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Social Psychology

-The scientific study of how we think about, influence, and relate to one another


Fritz Heider

-Attribution Theory
-We explain someone's behavior by crediting either the situation or the person's disposition (personality)
-Situational vs. Dispositional attribution
-Ex: Friend doesn't say hi in the hallway
-Situational: in a hurry, didn't see you
-Dispositional: personality= mean, rude


Fundamental Attribution Error

-Overestimate the influence of personality and underestimate the influence of situations
-Ex: Waitress is making mistakes
-Blame her character flaws, when really the waitress is the only one who showed up, busy
-Ignoring both parts= error
-Especially strong in individualistic Western societies
-Look more towards personality



-Feelings, often influenced by our beliefs, that predispose us to respond in a particular way to objects, people, and events
-Believe someone is mean, feel disliked, act unfriendly


Attitudes Affecting Actions

-As our attitudes toward climate change has shifted, our public policy has followed suit
-2 ways to effect (bring about) an attitude change
-Central route persuasion
-Peripheral route persuasion


Central Route Persuasion

-Attitude change path in which interested people focus on the arguments and respond w/ favorable thoughts
-One is analytically involved in something
-Ex: Convince someone climate change is bad by pointing to research/ evidence, and convince someone


Peripheral Route Persuasion

-Attitude change path in which people are influenced by incidental cues, such as a speaker's attractiveness
-Not systemic thinking
-Snap judgement based on incidental cues
-Ex: Jonas bothers sing about climate change--> you thinking climate change is bad


Central vs. Peripheral

-More durable
-More likely to influence behavior


Actions Affect Attitudes

-What we do can impact how we feel
-Ex: power posing
-People can be induced to act against their beliefs, thus affecting their attitude


Foot-In-The-Door Phenomenon

-Tendency for people who have 1st agreed to a small request to comply later w/ a larger request
-Prisoners of war: running errand--> writing note home--> sending video home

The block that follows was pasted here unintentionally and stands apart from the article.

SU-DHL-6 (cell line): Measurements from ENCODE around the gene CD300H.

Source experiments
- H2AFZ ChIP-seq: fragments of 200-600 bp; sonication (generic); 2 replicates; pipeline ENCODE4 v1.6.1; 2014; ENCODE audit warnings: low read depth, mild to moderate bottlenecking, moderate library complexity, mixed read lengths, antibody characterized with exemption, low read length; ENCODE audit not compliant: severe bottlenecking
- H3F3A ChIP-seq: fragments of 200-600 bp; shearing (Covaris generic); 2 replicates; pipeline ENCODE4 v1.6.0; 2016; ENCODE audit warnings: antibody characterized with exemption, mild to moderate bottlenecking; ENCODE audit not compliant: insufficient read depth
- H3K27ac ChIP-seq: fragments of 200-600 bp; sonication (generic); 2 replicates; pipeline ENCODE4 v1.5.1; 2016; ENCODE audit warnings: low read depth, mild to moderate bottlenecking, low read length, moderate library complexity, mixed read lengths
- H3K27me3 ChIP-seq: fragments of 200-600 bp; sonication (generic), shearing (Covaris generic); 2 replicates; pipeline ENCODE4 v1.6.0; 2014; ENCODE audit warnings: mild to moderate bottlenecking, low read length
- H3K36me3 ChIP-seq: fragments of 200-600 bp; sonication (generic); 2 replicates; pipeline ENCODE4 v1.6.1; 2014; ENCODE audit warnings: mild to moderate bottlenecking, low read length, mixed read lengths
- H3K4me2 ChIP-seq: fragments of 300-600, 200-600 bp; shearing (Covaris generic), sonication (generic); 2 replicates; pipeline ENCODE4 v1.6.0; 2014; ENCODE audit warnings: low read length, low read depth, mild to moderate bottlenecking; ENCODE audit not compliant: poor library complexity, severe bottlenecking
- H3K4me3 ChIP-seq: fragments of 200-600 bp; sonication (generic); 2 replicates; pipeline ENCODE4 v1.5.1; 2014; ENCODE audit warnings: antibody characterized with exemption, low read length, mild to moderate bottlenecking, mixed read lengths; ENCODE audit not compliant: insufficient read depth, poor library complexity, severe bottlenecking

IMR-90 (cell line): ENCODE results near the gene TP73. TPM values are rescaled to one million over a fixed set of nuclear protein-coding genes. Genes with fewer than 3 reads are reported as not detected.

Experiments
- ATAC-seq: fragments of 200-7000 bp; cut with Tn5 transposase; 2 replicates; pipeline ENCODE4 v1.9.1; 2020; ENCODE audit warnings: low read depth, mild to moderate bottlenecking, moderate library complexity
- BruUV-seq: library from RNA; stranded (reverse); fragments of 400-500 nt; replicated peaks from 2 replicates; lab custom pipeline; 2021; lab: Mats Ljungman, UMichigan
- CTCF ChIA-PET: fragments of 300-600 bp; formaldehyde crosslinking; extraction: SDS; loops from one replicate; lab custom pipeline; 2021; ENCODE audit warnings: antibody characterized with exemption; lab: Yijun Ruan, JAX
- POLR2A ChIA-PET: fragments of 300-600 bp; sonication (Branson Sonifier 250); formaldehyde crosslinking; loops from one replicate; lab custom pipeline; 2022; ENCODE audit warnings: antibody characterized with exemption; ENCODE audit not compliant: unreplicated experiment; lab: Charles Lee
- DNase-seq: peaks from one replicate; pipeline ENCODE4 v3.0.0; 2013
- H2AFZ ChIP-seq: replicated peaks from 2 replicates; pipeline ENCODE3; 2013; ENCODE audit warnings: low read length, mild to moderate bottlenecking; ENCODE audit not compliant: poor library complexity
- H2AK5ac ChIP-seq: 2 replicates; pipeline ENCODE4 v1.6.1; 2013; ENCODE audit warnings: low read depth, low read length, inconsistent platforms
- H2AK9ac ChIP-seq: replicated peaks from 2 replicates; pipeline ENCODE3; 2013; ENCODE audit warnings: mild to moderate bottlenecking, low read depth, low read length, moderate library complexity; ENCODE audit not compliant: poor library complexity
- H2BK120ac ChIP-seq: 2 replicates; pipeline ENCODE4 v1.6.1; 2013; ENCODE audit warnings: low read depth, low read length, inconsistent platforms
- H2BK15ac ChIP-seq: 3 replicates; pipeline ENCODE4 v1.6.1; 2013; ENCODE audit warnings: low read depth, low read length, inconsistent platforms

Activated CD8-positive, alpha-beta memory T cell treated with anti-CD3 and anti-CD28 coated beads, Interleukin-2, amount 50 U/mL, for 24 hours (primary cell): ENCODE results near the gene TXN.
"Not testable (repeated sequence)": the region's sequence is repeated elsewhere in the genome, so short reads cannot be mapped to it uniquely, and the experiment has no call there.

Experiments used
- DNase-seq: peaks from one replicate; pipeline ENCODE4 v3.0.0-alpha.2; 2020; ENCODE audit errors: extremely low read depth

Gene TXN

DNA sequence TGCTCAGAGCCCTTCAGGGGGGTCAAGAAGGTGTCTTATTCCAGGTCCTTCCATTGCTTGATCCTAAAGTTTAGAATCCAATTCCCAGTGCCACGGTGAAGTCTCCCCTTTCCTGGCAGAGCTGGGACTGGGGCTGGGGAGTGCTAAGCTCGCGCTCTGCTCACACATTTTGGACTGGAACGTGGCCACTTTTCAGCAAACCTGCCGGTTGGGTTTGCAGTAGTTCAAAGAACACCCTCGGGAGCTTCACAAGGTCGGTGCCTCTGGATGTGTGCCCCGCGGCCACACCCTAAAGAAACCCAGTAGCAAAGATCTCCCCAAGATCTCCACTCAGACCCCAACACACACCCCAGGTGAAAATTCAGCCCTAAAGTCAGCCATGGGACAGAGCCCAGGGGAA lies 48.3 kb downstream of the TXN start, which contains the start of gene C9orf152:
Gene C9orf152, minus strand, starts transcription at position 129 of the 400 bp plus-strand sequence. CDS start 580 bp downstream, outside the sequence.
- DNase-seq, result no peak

-Surveys: spreading out questions so you keep going
-Samples: more likely to buy when sample first
-In-app-purchases: free app--> purchasing more


Door-in-the-face phenomenon

-Lead w/ larger request, get denied, ask for something smaller
-Ex: ask parents to stay out all night--> ask for 1 extra hour of curfew



-Stanford Prison Experiment
-College students randomly assigned to "prisoners" or "guards"
-Clothing and facility provided
*Ex of how role playing affects mood


How did the people behave in Zimbardo's experiment?

-Guards adopted control tactics (sadistic)
-Push ups
-Loss of bedding
-Toilet privileges
-Stripped prisoners
-Prisoners assigned #s
-Lose sense of individuality (easier to commit inhumane acts)
-36 hours--> prisoner suffers emotional breakdown
-Prisoners tell each other they can't leave
-Visiting hours
-Parents work w/in system to get their child out


Loss of Objectivity

-Zimbardo views himself as warden
-Attempts to stop escape w/ real jail
-Manipulates instead of observes
-Loses sight of end goal
-Plan to run for 2 weeks, ended in 6 days
-Only 1 outside observer ever objected (Research assistant)


Criticism of Zimbardo Experiment

1. Zimbardo= too transparent about what he expected
-Told them what to do, too artificial
2. Unethical
-Abused people physically and emotionally


How/ why does role-playing affect behavior?

-Small acts--> bigger ones
-Cognitive Dissonance


Leon Festinger

-Cognitive Dissonance
-Thoughts and actions that combat
-We act to reduce discomfort we feel when we feel 2 of our thoughts are inconsistent
-Awareness that our attitudes and actions clash: change attitudes
-Ex: Smoker is aware that smoking is unhealthy, continue to do so (rationalize)
-"Stress relief"
-Ex: Someone who dislikes country music, constantly exposed to it, ends up liking it



-A set of expectations (norms) about social position, defining how those in a position ought to behave